Although the Regional Extension Center program will officially sunset at the end of 2016, the Office of the National Coordinator for Health IT estimates that 90 percent of the 62 current RECs will continue to operate nationwide,e helping providers to adopt electronic health records and meaningfully use them.

The centers, which operate in all 50 states, have been particularly helpful in assisting providers in rural, underserved healthcare settings to navigate the complex EHR adoption process from vendor selection and practice workflow redesign to implementation and project management, as well as addressing privacy and security issues.

Under the HITECH Act, ONC starting in 2010 invested more than $700 million in the REC program, awarding 62 cooperative agreements to 60 local organizations to provide technical assistance to small primary care practices, community health centers, rural health clinics and critical access hospitals. In fact, the REC network includes 54 percent of all rural providers, 80 percent of all critical access hospitals and 83 percent of all community health centers—healthcare organizations that typically lack the financial and human resources of larger providers.

When the REC program was established, the goal was to support 100,000 such providers to successfully achieve Stage 1 of Meaningful Use. However, according to ONC’s Chief Medical Officer Thomas Mason, MD, RECs easily surpassed that number, enabling more than 120,000 providers around the country to meet Stage 1 MU requirements.

“A measure of success for evaluating the REC program is providers that received incentive payments through the Medicare and Medicaid EHR Incentives Program,” says Mason.

He points to a recently released study of the REC program funded by ONC and conducted by the American Institutes for Research which reported that 68 percent of eligible professionals who received incentive payments under Stage 1 of the MU program were assisted by an REC, compared with just 12 percent of those who were not. “That statistic speaks volumes about the success of the program,” adds Mason.

Similarly, a 2012 Government Accountability Office report revealed that Medicare providers working with RECs were more than twice as likely to receive an incentive payment, according to Mason.

Despite the fact that ONC funding for the RECs has run out, the vast majority of these centers are finding ways to sustain their operations beyond traditional business areas, such as achieving meaningful use of certified EHR systems, he contends.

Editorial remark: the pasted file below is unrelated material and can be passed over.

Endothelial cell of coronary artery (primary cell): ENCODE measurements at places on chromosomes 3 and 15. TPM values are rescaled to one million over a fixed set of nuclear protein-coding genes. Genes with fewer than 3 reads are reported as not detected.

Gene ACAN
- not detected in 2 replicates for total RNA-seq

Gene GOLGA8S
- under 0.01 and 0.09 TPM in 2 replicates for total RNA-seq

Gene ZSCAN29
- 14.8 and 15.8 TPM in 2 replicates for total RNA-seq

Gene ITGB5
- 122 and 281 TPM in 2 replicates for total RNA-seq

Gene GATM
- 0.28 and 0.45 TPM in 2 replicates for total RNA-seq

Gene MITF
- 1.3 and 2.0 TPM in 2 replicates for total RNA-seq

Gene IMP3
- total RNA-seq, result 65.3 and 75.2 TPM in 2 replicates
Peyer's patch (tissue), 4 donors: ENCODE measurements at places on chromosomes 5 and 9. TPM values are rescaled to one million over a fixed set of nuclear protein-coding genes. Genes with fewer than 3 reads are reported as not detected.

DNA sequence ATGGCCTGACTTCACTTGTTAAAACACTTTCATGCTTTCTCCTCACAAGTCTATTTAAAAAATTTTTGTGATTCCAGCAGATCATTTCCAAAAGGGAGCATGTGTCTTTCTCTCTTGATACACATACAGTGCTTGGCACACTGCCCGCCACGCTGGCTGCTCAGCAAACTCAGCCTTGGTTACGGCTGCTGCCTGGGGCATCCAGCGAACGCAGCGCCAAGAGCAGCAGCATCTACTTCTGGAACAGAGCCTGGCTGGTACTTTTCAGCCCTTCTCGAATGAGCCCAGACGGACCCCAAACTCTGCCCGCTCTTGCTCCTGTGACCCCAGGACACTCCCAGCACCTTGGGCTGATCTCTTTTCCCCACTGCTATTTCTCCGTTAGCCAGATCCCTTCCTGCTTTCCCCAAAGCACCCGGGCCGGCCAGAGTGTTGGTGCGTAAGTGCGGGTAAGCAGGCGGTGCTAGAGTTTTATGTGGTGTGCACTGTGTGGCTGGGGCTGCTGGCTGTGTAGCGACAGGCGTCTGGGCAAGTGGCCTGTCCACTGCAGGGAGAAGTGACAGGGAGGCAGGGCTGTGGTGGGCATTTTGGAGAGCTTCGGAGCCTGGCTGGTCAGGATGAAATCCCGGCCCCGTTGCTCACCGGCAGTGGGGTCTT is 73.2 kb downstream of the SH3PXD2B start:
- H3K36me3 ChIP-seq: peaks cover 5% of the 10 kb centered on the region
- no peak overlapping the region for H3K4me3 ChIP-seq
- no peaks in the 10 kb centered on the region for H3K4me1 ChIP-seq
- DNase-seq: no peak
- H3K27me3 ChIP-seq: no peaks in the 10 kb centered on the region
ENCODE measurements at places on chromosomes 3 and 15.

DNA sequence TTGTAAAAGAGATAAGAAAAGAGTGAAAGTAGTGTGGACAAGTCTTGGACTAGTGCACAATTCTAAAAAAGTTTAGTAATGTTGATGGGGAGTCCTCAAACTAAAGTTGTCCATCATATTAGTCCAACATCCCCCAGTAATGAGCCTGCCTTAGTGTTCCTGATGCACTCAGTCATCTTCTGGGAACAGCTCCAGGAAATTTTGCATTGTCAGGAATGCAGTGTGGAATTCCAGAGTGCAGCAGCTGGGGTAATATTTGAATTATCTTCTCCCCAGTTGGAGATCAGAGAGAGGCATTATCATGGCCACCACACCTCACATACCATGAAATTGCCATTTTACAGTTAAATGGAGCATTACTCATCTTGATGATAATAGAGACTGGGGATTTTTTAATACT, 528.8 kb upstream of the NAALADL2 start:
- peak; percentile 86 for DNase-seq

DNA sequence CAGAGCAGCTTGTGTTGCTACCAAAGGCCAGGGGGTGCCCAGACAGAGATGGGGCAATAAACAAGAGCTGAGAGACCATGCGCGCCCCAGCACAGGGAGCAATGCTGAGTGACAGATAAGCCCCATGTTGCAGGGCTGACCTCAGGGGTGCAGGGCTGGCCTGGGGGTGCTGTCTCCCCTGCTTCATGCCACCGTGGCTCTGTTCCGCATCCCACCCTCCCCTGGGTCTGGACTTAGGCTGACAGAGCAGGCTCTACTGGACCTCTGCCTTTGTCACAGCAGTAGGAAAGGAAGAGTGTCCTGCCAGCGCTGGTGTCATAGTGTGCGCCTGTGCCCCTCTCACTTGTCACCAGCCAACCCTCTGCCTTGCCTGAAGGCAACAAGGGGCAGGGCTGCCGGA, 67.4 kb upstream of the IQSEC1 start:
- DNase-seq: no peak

“Today, the RECs have a varied portfolio,” observes Mason. “Many have partnered or contracted with their state Medicaid offices, helping providers become certified in their state patient-centered medical home program, or similar programs. Many are assisting provider organizations with privacy and security issues. There are RECs working with ACOs in their states or regions. And, they are partnering with health information exchanges to help providers with data exchange to support improved patient care and decreased costs.”

As the American Institutes for Research (AIR) report states “most RECs thought that eligible professionals would be unwilling or unable to pay and thus provided services free of charge” and “some RECs charged a fee because it demonstrated providers’ commitment to reach their health IT goals.”

While in the past these centers operated with no-cost or low-cost fee structures, which were major benefits of the previously subsidized program, Mason says RECs are now charging for their services as a result of ONC funding drying up. Nonetheless, he believes the centers retain tremendous health IT expertise and knowledge they’ve developed over the past six years and will offer significant value to providers as the healthcare industry transitions from fee-for-service to value-based reimbursement.

“We’re very happy that they’re able to continue to work with providers in their regions to advance health IT adoption, health information exchange, and the transition to value-based care models,” concludes Mason. “We see RECs in the trusted advisor role for providers as they look to optimize their systems.”

However, AIR’s assessment is not as rosy as ONC. The firm’s report reveals that RECs anticipate numerous challenges to their sustainability, including generating the revenue needed to support their business operations.

Further, AIR notes that as RECs are winding down their grant programs, they have downsized and scaled back, and that staff have left the centers to work for large hospitals, health systems and vendors. As a result, they “might not have the human capital necessary for sustaining their technical assistance services.”

Register or login for access to this item and much more

All Health Data Management content is archived after seven days.

Community members receive:
  • All recent and archived articles
  • Conference offers and updates
  • A full menu of enewsletter options
  • Web seminars, white papers, ebooks

Don't have an account? Register for Free Unlimited Access